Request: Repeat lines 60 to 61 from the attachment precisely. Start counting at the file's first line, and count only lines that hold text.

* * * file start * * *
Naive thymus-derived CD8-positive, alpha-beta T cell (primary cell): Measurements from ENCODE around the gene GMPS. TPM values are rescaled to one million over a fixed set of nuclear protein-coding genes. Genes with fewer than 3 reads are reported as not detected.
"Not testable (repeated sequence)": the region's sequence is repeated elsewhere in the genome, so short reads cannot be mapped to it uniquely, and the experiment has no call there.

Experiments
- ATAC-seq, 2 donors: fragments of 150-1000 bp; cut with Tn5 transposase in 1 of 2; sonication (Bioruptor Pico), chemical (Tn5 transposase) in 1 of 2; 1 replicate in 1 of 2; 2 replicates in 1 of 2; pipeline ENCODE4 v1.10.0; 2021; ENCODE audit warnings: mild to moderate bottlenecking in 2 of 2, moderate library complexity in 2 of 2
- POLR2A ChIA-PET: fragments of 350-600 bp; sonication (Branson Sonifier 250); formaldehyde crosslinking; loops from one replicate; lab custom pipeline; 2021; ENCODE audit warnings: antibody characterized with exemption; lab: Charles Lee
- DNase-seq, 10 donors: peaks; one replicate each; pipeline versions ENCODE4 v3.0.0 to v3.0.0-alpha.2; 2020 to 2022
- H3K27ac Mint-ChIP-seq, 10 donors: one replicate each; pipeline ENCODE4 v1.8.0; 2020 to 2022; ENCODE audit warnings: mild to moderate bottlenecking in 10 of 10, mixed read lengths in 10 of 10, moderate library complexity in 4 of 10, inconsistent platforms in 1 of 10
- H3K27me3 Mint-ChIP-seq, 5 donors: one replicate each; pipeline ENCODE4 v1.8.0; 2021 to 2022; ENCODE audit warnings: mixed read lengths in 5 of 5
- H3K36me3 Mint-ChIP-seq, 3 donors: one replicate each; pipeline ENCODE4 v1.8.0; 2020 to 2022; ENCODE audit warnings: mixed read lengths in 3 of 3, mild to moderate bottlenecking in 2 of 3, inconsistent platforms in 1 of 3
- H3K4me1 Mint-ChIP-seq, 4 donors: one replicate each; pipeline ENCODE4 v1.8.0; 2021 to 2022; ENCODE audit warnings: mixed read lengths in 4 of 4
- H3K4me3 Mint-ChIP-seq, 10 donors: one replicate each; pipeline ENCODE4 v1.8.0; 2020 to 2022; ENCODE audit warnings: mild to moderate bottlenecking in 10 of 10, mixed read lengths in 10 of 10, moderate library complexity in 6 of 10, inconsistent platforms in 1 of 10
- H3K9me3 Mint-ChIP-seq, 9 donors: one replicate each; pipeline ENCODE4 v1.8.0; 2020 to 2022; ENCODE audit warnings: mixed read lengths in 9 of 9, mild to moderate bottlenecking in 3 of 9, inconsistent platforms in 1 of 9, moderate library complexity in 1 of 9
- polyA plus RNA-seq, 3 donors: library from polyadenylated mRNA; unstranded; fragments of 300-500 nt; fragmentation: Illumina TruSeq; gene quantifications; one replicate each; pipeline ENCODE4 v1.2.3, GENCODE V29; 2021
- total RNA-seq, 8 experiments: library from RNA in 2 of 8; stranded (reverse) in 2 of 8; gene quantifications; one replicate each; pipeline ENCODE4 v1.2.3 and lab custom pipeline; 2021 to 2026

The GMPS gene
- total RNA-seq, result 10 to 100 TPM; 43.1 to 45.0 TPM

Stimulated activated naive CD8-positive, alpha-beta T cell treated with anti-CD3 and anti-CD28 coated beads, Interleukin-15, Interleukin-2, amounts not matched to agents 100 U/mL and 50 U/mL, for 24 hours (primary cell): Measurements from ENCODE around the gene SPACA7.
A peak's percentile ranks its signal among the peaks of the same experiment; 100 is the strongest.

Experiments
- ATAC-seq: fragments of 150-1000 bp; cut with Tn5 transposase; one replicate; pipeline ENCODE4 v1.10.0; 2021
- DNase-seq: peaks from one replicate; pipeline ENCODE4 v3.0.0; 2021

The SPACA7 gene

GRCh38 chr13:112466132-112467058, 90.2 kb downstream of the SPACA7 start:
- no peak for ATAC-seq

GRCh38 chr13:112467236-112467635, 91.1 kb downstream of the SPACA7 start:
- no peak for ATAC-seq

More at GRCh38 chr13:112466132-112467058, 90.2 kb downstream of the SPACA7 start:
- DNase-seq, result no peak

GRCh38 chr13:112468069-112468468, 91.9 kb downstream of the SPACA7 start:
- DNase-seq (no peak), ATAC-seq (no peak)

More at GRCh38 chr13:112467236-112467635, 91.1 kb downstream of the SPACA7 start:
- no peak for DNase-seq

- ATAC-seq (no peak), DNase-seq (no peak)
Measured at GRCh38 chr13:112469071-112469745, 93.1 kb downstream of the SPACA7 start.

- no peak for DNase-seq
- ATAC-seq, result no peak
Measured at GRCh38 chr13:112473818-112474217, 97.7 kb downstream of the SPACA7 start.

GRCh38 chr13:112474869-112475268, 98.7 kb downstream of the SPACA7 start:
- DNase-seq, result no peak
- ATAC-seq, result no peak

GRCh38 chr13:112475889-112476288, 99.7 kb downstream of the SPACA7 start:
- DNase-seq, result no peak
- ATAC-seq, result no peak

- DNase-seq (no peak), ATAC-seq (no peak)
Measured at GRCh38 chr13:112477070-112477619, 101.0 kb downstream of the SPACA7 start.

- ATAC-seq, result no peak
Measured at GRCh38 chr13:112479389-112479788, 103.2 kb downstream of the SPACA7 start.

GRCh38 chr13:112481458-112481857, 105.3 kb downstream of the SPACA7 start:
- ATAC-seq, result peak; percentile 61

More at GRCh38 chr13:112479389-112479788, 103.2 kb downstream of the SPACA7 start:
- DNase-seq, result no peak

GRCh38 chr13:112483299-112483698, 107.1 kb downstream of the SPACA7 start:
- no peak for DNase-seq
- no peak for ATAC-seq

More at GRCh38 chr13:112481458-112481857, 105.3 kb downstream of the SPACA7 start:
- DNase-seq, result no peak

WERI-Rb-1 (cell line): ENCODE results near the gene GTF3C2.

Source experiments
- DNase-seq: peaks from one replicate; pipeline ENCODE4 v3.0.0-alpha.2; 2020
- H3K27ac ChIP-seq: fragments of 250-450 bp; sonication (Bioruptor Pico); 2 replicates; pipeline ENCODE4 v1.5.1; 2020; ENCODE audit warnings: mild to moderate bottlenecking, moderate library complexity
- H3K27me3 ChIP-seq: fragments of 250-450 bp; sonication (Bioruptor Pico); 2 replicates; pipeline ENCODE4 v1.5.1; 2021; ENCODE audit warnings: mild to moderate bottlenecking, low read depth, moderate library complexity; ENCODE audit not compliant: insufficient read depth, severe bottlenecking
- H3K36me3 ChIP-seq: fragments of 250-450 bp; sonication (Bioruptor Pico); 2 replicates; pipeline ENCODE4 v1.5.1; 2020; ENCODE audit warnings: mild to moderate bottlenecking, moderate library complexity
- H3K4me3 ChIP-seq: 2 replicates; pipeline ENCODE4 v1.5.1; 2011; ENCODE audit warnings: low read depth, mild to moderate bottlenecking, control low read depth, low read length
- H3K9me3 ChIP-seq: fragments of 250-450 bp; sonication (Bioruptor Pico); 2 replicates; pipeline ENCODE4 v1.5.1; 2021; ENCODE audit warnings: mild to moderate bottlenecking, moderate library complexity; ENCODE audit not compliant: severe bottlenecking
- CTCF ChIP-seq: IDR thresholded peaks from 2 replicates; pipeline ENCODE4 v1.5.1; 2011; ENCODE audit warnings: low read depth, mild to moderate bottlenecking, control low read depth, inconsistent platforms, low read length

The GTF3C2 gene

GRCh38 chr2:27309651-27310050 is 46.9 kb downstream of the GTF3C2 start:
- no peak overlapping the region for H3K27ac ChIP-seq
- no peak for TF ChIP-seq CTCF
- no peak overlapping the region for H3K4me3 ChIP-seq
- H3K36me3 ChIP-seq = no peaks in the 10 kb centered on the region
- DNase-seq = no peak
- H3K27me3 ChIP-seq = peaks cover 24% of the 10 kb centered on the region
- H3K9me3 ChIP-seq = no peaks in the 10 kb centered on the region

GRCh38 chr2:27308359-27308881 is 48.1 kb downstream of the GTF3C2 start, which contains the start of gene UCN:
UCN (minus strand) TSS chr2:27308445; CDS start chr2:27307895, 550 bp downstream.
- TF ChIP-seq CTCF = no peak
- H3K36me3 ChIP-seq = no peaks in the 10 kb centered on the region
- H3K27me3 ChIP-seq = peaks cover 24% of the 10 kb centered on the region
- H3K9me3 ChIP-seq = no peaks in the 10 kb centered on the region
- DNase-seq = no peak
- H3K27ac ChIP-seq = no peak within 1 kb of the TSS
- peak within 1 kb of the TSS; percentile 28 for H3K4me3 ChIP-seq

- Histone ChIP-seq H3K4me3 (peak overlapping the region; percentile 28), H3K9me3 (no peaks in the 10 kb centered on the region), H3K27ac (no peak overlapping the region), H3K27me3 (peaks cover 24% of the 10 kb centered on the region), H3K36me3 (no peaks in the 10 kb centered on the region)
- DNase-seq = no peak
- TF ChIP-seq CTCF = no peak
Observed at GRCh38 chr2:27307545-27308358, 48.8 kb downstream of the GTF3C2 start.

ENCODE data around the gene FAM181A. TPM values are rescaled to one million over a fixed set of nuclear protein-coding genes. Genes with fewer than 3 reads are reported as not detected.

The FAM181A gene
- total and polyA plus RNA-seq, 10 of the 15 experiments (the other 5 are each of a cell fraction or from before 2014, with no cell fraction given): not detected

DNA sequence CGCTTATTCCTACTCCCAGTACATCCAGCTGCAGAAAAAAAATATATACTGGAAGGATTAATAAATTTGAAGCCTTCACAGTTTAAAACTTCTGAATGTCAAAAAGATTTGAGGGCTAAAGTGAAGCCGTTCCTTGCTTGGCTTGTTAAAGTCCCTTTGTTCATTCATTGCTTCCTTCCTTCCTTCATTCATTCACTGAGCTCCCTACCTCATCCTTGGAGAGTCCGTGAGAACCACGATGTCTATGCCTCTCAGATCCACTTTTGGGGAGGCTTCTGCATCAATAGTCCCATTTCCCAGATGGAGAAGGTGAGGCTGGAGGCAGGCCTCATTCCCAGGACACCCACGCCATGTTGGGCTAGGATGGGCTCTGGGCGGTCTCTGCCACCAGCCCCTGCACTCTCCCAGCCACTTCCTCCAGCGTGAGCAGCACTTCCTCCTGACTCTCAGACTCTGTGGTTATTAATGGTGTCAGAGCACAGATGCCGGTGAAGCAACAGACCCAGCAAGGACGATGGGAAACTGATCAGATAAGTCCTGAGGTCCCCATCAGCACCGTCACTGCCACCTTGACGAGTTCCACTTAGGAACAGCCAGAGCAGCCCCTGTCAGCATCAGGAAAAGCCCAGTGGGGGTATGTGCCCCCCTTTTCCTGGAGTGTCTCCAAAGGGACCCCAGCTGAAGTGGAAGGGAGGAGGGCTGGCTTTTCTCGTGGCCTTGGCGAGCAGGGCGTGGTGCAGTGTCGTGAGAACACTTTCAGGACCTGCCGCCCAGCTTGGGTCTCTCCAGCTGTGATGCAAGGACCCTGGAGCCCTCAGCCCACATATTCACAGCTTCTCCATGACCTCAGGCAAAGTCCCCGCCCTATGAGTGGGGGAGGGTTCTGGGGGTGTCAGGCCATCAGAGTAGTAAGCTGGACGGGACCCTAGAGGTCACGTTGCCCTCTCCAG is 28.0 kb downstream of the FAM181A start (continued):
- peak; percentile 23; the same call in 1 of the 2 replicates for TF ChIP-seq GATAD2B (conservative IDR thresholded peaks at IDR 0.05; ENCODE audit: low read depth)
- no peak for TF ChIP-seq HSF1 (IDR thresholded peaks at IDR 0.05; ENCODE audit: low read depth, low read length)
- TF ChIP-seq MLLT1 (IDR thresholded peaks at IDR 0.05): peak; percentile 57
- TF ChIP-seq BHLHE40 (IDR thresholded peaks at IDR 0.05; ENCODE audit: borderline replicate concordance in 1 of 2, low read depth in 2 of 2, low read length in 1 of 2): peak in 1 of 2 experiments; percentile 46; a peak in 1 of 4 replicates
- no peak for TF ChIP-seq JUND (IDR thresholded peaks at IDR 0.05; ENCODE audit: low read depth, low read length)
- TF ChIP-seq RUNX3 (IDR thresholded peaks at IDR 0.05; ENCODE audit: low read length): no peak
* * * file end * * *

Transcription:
- H3K27ac ChIP-seq: fragments of 250-450 bp; sonication (Bioruptor Pico); 2 replicates; pipeline ENCODE4 v1.5.1; 2020; ENCODE audit warnings: mild to moderate bottlenecking, moderate library complexity
- H3K27me3 ChIP-seq: fragments of 250-450 bp; sonication (Bioruptor Pico); 2 replicates; pipeline ENCODE4 v1.5.1; 2021; ENCODE audit warnings: mild to moderate bottlenecking, low read depth, moderate library complexity; ENCODE audit not compliant: insufficient read depth, severe bottlenecking